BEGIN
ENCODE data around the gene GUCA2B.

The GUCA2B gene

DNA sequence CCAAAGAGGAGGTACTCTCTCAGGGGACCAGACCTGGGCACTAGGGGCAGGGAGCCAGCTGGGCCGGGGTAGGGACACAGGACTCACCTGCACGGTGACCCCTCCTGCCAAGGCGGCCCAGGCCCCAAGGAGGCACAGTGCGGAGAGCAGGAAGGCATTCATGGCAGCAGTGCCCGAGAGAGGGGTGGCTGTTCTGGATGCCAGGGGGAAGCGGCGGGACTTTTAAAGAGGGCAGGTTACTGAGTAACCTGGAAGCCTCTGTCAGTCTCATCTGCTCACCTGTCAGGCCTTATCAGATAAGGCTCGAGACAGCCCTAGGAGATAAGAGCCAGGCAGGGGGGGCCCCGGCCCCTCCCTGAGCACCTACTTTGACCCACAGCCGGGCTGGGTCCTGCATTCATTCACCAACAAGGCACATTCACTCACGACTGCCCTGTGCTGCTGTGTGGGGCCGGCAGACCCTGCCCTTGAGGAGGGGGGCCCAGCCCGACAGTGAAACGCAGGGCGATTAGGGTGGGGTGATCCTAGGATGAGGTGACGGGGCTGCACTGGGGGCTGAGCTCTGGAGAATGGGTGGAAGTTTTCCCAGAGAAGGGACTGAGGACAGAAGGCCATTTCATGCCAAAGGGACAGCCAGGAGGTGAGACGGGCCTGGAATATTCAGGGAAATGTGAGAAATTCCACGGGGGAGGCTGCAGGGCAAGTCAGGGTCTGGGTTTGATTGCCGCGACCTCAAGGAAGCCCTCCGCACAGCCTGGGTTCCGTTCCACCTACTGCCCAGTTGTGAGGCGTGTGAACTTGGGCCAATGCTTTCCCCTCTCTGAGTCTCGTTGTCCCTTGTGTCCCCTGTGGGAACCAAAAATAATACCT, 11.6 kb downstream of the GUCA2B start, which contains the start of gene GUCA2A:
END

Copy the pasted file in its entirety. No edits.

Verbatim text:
ENCODE data around the gene GUCA2B.

The GUCA2B gene

DNA sequence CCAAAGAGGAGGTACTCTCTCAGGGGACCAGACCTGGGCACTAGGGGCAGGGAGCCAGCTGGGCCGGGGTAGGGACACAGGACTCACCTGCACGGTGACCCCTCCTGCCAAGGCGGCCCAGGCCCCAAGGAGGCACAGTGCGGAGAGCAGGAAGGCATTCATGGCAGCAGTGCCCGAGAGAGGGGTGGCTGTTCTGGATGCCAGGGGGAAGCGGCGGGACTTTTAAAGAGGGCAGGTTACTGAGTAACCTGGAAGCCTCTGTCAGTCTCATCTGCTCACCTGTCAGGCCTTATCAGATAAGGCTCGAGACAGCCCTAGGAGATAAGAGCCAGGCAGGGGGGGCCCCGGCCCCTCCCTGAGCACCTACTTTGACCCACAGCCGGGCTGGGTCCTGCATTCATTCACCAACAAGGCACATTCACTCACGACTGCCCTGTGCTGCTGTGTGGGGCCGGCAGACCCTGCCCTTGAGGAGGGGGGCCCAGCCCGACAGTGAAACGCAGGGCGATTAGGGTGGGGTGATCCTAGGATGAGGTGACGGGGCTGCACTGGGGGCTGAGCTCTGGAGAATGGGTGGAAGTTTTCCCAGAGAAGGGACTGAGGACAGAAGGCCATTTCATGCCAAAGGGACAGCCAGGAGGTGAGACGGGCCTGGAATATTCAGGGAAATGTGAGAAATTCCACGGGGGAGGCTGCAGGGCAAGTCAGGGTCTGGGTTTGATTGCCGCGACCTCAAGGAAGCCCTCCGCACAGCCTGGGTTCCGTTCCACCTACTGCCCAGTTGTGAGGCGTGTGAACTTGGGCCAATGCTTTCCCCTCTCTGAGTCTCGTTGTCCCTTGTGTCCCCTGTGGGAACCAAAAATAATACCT, 11.6 kb downstream of the GUCA2B start, which contains the start of gene GUCA2A: